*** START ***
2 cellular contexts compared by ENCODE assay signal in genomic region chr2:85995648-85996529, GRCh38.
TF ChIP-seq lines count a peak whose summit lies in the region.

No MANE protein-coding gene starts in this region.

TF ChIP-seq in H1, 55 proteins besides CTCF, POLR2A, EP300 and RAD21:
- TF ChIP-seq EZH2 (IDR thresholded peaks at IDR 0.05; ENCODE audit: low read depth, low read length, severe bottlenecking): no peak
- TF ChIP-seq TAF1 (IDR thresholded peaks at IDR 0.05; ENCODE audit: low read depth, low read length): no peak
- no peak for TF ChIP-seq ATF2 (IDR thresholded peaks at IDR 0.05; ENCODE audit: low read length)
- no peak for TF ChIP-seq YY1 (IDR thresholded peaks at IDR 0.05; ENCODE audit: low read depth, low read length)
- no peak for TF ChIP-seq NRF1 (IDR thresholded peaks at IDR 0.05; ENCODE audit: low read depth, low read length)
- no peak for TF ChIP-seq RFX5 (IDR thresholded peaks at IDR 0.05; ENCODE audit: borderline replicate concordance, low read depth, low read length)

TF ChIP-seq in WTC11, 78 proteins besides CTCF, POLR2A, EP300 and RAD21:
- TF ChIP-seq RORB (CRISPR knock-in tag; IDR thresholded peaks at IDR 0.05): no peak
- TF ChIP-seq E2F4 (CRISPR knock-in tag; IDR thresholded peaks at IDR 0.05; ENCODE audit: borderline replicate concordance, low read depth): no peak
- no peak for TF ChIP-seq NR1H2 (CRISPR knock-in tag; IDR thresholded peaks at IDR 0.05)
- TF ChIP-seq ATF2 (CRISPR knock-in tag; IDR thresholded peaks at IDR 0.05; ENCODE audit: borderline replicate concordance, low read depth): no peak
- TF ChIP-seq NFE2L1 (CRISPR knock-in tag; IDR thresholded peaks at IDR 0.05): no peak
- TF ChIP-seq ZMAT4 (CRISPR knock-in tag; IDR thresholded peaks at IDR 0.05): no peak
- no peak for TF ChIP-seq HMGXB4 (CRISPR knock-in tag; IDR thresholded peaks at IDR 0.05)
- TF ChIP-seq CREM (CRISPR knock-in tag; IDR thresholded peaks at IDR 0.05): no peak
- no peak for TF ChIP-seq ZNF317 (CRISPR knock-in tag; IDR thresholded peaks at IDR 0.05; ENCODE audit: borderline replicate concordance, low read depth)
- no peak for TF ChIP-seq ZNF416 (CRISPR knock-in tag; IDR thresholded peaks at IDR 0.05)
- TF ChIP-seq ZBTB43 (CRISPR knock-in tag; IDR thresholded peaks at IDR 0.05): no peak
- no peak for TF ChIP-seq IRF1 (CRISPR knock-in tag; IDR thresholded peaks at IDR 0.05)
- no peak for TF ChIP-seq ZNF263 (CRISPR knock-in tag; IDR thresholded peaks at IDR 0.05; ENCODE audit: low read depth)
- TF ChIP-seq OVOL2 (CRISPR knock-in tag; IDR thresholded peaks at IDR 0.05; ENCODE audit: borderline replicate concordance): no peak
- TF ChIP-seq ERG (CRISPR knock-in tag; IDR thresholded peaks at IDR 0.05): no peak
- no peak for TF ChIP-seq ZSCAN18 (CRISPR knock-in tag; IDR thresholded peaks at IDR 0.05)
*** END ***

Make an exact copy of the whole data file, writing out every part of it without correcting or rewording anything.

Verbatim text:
2 cellular contexts compared by ENCODE assay signal in genomic region chr2:85995648-85996529, GRCh38.
TF ChIP-seq lines count a peak whose summit lies in the region.

No MANE protein-coding gene starts in this region.

TF ChIP-seq in H1, 55 proteins besides CTCF, POLR2A, EP300 and RAD21:
- TF ChIP-seq EZH2 (IDR thresholded peaks at IDR 0.05; ENCODE audit: low read depth, low read length, severe bottlenecking): no peak
- TF ChIP-seq TAF1 (IDR thresholded peaks at IDR 0.05; ENCODE audit: low read depth, low read length): no peak
- no peak for TF ChIP-seq ATF2 (IDR thresholded peaks at IDR 0.05; ENCODE audit: low read length)
- no peak for TF ChIP-seq YY1 (IDR thresholded peaks at IDR 0.05; ENCODE audit: low read depth, low read length)
- no peak for TF ChIP-seq NRF1 (IDR thresholded peaks at IDR 0.05; ENCODE audit: low read depth, low read length)
- no peak for TF ChIP-seq RFX5 (IDR thresholded peaks at IDR 0.05; ENCODE audit: borderline replicate concordance, low read depth, low read length)

TF ChIP-seq in WTC11, 78 proteins besides CTCF, POLR2A, EP300 and RAD21:
- TF ChIP-seq RORB (CRISPR knock-in tag; IDR thresholded peaks at IDR 0.05): no peak
- TF ChIP-seq E2F4 (CRISPR knock-in tag; IDR thresholded peaks at IDR 0.05; ENCODE audit: borderline replicate concordance, low read depth): no peak
- no peak for TF ChIP-seq NR1H2 (CRISPR knock-in tag; IDR thresholded peaks at IDR 0.05)
- TF ChIP-seq ATF2 (CRISPR knock-in tag; IDR thresholded peaks at IDR 0.05; ENCODE audit: borderline replicate concordance, low read depth): no peak
- TF ChIP-seq NFE2L1 (CRISPR knock-in tag; IDR thresholded peaks at IDR 0.05): no peak
- TF ChIP-seq ZMAT4 (CRISPR knock-in tag; IDR thresholded peaks at IDR 0.05): no peak
- no peak for TF ChIP-seq HMGXB4 (CRISPR knock-in tag; IDR thresholded peaks at IDR 0.05)
- TF ChIP-seq CREM (CRISPR knock-in tag; IDR thresholded peaks at IDR 0.05): no peak
- no peak for TF ChIP-seq ZNF317 (CRISPR knock-in tag; IDR thresholded peaks at IDR 0.05; ENCODE audit: borderline replicate concordance, low read depth)
- no peak for TF ChIP-seq ZNF416 (CRISPR knock-in tag; IDR thresholded peaks at IDR 0.05)
- TF ChIP-seq ZBTB43 (CRISPR knock-in tag; IDR thresholded peaks at IDR 0.05): no peak
- no peak for TF ChIP-seq IRF1 (CRISPR knock-in tag; IDR thresholded peaks at IDR 0.05)
- no peak for TF ChIP-seq ZNF263 (CRISPR knock-in tag; IDR thresholded peaks at IDR 0.05; ENCODE audit: low read depth)
- TF ChIP-seq OVOL2 (CRISPR knock-in tag; IDR thresholded peaks at IDR 0.05; ENCODE audit: borderline replicate concordance): no peak
- TF ChIP-seq ERG (CRISPR knock-in tag; IDR thresholded peaks at IDR 0.05): no peak
- no peak for TF ChIP-seq ZSCAN18 (CRISPR knock-in tag; IDR thresholded peaks at IDR 0.05)